This week, I will be covering the 17th annual Temecula Valley International Film and Music Festival. Which begs two questions: Where the hell is Temecula Valley and why the hell should I care about such a tiny film festival? To answer the first question, Temecula is the city I live right next to. It’s located in California just north of San Diego and just east of Orange County. As for the second question, that’s a bit more complicated…
TVIFF is a smaller festival. This will be my third year attending and my second year covering the fest as media. It is a smaller fest but one that I really admire and want to see succeed for a variety of reasons. Each year the fest gets it’s fair share of celebrities both big and small. In the past, I have met the likes of Mary Steenburgen, Ted Dansen and a handful of other famous musicians and celebrities. This year Virginia Madsen, Oren Peli, Connie Stevens and Peter Bogdanovich (among others) are being honored. Attending the festival is not like attending one in Park City, Utah in January however it does offer something else.
Speaking of Sundance, the reason I love TVIFF is because, in many ways, it offers what Sundance used to offer before it became exploited by the studios and media. That is, mainly, an outlet for people who are trying to get their low-budget films seen a chance to do so. Now that could lead you to believe that the quality of the films could be much lower quality… not the case. In fact, the reason I LOVE this fest is because of the way they select films. I don’t think I have seen a bad film in the 30 or so viewings I have attended here.
The majority of films here you’ve probably never heard of and, for many, probably never will. It’s a shame but it’s true. The only two films (from my years in attendance) that may even sound familiar are Mary Hotchkiss’ Ballroom Dancing and Charm School and Nowhere Boy. However, the talent is here. I can honestly say (on our five heart scale) I have never seen anything below a three heart film and have seen several fours and even a few fives. The standout, for me, at the fest is the short film category which is always amazing. I have NEVER seen a bad short film at this fest and would highly recommend checking them out if you ever have the opportunity.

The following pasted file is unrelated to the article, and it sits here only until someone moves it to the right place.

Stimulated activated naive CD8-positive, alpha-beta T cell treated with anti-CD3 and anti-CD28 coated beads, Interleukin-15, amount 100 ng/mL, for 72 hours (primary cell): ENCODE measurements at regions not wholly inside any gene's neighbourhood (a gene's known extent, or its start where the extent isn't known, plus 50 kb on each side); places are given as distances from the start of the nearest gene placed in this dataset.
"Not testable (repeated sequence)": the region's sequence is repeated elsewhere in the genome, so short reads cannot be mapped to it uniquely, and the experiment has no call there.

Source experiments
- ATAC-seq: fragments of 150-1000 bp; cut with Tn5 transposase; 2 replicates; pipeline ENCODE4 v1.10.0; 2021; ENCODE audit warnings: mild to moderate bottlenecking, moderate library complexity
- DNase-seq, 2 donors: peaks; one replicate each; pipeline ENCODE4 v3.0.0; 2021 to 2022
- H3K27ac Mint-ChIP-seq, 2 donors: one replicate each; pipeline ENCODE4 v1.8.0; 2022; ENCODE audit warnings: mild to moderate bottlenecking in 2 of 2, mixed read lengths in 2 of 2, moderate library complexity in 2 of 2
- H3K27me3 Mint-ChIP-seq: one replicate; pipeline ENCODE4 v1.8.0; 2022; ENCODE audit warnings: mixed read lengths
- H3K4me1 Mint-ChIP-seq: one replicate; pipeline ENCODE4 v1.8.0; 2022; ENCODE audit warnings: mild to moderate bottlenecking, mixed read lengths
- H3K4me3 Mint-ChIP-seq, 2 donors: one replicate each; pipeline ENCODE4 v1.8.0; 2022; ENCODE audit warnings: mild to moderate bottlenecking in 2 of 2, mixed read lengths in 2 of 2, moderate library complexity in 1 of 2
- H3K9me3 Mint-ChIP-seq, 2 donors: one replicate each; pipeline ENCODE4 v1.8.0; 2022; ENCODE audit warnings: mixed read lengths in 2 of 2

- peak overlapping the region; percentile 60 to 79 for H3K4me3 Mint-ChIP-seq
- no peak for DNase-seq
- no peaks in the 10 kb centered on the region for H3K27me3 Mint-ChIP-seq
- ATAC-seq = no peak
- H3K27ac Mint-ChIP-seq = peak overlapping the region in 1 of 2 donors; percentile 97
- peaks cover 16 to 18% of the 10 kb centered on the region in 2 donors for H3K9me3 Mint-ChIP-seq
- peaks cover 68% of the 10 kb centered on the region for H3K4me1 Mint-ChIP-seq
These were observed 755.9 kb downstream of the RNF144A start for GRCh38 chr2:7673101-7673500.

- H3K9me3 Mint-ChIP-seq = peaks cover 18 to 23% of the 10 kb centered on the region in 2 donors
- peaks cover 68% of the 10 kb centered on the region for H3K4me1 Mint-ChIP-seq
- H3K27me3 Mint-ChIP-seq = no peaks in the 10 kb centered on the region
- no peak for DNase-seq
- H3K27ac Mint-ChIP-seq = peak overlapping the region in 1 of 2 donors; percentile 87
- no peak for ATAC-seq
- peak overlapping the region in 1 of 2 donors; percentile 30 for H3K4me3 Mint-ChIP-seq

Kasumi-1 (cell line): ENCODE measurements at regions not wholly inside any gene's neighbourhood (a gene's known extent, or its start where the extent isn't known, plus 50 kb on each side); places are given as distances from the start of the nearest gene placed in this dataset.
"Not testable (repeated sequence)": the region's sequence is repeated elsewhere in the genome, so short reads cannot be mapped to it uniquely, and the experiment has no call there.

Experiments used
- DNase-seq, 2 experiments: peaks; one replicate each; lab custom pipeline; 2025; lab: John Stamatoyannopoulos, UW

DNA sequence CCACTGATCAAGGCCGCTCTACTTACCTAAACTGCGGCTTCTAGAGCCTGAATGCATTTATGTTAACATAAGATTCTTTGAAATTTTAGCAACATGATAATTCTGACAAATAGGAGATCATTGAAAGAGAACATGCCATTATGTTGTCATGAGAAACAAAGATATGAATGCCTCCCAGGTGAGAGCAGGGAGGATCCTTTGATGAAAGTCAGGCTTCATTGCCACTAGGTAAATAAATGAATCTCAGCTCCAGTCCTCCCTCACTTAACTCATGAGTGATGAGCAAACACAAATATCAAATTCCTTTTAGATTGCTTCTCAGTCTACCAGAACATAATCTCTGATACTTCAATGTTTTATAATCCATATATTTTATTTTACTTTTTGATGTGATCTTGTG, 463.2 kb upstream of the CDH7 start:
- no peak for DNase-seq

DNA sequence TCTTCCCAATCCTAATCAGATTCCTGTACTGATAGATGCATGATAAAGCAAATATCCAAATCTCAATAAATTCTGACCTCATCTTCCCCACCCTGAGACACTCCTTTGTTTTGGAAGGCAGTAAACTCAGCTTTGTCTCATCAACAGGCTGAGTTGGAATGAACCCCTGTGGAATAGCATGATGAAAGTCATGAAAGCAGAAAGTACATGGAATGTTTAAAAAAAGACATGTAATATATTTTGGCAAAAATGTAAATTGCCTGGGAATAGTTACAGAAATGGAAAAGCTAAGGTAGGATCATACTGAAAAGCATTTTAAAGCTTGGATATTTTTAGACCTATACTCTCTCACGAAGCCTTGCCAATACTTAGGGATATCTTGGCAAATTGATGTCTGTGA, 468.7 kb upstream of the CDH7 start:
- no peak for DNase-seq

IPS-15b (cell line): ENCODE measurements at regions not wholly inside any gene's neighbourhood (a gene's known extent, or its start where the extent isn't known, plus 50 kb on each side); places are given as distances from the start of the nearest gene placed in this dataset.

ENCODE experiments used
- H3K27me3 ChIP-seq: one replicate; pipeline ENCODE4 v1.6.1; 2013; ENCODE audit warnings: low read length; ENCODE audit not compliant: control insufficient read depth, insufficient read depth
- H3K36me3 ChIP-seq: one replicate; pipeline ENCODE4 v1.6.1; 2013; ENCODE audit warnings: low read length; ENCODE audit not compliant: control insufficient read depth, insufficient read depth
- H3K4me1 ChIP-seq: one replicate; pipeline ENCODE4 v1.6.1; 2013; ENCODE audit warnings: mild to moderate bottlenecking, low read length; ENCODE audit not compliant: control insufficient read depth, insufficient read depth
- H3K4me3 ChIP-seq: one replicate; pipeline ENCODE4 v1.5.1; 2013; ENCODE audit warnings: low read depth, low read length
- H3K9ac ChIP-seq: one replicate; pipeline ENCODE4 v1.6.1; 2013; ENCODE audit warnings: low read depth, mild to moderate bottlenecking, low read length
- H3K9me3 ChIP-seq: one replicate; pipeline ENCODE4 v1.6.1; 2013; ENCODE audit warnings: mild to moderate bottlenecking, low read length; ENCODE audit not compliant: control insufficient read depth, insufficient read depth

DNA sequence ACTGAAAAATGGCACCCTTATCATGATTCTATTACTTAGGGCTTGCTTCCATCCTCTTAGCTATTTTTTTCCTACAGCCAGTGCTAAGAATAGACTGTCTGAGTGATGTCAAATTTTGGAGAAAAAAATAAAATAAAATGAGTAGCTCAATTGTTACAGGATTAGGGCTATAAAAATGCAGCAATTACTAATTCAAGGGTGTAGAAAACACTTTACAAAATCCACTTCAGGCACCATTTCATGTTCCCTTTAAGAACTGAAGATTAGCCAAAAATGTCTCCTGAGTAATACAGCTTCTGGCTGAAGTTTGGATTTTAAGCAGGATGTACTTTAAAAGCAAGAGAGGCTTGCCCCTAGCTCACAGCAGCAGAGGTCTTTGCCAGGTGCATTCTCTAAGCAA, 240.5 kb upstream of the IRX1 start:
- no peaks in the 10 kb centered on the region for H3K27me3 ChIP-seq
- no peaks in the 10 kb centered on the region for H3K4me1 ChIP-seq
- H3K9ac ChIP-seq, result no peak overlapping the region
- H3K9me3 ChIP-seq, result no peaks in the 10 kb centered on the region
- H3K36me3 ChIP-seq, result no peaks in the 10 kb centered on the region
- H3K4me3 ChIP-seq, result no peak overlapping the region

The docs are also strong. Last year, I met and befriended director Pablo Pappano who’s doc Clickin’ for Love is just as strong as most of the docs I’ve seen in theaters before… even better than most.
Lastly, I cover this festival because it is important to shine a light (no matter how big that light may be) on local cinema and outlets that shine their own light on artists looking for a voice. There is unbelievable talent walking around this festival looking to be heard and I feel a responsibility to help in that department however I can.
Ultimately, I may sound like a TVIFF apologist. That is not the case but I know what our stats and readership curve towards. Fest coverage is typically limited to reading about the bigger fest. Eventually, we will be bringing you coverage of the bigger festivals but I think I will always make time for TVIFF because of the staff involved and the unknown (for the most part) talent it is stacked with. So, I say, this Fall while other outlets are covering Telluride and Toronto, take a little time to check out what’s going on at TVIFF. That way, in the future, you might look at a film showing at Sundance or TIFF and say I knew them when.
– Festival coverage starts this week. You can see a list of all the films being screened at this year’s fest by CLICKING HERE!!!